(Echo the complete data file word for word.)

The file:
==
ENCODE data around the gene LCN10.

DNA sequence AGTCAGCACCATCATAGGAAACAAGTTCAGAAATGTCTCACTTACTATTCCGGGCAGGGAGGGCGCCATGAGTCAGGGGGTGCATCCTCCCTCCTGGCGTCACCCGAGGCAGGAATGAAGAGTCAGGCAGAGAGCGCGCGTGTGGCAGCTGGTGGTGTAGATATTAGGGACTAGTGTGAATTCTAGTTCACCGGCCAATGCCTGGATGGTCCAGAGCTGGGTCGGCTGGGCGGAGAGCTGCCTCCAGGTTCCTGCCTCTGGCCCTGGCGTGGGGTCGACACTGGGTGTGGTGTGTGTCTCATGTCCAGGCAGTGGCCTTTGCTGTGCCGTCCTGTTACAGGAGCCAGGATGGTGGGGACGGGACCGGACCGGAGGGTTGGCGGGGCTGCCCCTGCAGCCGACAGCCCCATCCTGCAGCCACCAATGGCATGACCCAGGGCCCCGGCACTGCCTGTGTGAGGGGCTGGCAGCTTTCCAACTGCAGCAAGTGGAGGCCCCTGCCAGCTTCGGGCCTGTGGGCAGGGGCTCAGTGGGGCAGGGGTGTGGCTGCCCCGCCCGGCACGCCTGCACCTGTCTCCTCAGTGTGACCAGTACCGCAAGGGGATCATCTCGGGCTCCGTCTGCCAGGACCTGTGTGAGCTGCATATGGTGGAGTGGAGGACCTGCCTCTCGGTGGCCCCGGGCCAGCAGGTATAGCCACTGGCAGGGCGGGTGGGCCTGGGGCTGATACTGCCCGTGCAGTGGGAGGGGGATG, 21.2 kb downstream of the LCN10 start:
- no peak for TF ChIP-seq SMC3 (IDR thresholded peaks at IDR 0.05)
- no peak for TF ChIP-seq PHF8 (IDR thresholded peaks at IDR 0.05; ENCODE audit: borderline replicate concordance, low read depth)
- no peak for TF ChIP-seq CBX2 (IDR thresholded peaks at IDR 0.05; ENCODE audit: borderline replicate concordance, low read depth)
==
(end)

ENCODE data around the gene LCN10.

DNA sequence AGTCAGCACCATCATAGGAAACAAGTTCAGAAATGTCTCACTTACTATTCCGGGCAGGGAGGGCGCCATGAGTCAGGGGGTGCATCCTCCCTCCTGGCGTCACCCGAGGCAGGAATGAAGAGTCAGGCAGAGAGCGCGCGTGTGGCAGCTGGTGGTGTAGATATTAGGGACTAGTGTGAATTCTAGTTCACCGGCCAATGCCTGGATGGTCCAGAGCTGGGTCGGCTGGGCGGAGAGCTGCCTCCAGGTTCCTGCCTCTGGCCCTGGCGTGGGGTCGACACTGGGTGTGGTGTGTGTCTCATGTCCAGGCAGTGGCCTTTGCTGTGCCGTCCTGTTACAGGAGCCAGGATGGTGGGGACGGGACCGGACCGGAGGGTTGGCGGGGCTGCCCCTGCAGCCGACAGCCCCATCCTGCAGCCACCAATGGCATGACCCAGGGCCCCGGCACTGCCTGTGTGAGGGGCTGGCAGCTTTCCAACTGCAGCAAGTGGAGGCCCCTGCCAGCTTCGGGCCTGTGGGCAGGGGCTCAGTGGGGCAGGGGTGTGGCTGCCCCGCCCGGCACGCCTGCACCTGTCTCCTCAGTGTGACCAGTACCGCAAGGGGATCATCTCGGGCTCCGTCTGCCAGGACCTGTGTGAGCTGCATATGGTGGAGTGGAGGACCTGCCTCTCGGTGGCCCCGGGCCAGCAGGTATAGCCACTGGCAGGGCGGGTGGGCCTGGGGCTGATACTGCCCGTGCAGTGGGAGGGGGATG, 21.2 kb downstream of the LCN10 start:
- no peak for TF ChIP-seq SMC3 (IDR thresholded peaks at IDR 0.05)
- no peak for TF ChIP-seq PHF8 (IDR thresholded peaks at IDR 0.05; ENCODE audit: borderline replicate concordance, low read depth)
- no peak for TF ChIP-seq CBX2 (IDR thresholded peaks at IDR 0.05; ENCODE audit: borderline replicate concordance, low read depth)